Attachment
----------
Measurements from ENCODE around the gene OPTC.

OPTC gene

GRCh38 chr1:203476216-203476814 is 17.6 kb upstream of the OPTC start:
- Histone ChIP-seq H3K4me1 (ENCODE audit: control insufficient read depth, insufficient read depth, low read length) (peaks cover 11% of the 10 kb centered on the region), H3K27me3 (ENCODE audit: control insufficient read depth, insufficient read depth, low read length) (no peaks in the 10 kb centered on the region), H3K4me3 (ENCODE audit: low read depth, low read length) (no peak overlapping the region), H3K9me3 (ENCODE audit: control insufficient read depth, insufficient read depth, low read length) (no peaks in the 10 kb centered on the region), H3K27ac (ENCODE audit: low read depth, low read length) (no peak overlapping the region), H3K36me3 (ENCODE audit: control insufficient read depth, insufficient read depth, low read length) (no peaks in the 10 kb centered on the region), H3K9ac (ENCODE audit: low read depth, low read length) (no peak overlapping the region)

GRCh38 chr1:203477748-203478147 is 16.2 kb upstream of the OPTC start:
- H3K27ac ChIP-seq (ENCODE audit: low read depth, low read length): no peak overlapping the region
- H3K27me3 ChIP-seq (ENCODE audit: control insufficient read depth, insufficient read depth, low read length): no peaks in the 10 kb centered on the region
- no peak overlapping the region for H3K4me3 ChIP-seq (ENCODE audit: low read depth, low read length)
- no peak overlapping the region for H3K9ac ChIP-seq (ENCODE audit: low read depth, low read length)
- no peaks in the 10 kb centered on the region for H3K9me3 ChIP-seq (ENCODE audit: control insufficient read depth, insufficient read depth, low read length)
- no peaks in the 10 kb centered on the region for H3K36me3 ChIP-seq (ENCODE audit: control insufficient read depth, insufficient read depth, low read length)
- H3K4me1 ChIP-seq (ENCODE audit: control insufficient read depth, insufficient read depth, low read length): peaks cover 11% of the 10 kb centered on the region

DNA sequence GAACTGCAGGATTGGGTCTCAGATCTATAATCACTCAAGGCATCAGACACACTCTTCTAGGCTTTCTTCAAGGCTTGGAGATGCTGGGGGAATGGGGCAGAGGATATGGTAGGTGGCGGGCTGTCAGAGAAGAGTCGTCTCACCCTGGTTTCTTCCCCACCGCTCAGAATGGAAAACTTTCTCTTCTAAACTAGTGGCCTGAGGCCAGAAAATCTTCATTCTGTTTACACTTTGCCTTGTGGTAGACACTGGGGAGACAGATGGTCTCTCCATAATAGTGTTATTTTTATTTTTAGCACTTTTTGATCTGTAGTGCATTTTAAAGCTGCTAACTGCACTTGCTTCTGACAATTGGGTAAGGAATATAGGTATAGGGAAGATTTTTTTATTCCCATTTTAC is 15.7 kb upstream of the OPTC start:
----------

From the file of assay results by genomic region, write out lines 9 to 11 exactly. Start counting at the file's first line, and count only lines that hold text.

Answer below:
- no peak overlapping the region for H3K9ac ChIP-seq (ENCODE audit: low read depth, low read length)
- no peaks in the 10 kb centered on the region for H3K9me3 ChIP-seq (ENCODE audit: control insufficient read depth, insufficient read depth, low read length)
- no peaks in the 10 kb centered on the region for H3K36me3 ChIP-seq (ENCODE audit: control insufficient read depth, insufficient read depth, low read length)